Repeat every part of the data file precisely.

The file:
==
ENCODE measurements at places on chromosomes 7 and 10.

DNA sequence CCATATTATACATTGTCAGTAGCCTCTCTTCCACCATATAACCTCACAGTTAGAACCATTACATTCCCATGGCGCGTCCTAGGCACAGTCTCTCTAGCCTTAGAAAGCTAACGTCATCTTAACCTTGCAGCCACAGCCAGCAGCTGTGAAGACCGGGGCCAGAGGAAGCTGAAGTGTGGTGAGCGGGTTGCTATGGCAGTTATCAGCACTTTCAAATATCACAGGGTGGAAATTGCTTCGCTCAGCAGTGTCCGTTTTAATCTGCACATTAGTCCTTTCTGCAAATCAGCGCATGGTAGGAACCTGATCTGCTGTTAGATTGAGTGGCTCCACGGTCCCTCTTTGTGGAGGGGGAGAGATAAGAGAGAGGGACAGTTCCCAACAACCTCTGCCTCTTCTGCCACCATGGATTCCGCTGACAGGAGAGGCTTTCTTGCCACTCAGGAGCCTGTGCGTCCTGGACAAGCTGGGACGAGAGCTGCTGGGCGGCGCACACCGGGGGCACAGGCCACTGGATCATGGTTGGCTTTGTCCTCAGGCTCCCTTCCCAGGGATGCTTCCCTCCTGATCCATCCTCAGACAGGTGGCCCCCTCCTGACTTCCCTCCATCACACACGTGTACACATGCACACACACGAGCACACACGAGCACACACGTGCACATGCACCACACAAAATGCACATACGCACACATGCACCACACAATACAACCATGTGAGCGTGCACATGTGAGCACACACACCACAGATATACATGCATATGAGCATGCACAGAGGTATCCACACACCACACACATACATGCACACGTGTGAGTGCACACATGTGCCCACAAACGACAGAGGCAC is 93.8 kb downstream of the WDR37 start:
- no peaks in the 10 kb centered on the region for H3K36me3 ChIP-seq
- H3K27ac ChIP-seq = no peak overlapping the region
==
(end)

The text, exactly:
ENCODE measurements at places on chromosomes 7 and 10.

DNA sequence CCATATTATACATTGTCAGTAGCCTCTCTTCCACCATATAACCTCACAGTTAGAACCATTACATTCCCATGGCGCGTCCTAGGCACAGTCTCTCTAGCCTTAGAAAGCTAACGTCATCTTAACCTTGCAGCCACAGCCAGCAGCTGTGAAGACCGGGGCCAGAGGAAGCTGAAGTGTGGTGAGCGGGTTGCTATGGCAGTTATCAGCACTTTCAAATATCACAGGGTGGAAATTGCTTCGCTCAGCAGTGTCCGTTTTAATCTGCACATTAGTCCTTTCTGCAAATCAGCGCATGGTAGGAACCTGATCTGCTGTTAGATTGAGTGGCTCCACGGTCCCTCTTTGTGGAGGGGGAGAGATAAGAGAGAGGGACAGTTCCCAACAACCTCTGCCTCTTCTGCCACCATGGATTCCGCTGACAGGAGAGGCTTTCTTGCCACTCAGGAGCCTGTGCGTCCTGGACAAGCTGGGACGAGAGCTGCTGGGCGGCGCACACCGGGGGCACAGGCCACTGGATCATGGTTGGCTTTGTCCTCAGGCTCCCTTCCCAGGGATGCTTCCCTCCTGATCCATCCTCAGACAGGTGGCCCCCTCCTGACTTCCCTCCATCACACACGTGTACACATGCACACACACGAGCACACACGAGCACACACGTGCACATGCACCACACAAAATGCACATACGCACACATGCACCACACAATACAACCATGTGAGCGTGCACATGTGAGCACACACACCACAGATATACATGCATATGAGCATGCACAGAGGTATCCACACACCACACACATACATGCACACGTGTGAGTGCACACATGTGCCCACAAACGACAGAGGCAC is 93.8 kb downstream of the WDR37 start:
- no peaks in the 10 kb centered on the region for H3K36me3 ChIP-seq
- H3K27ac ChIP-seq = no peak overlapping the region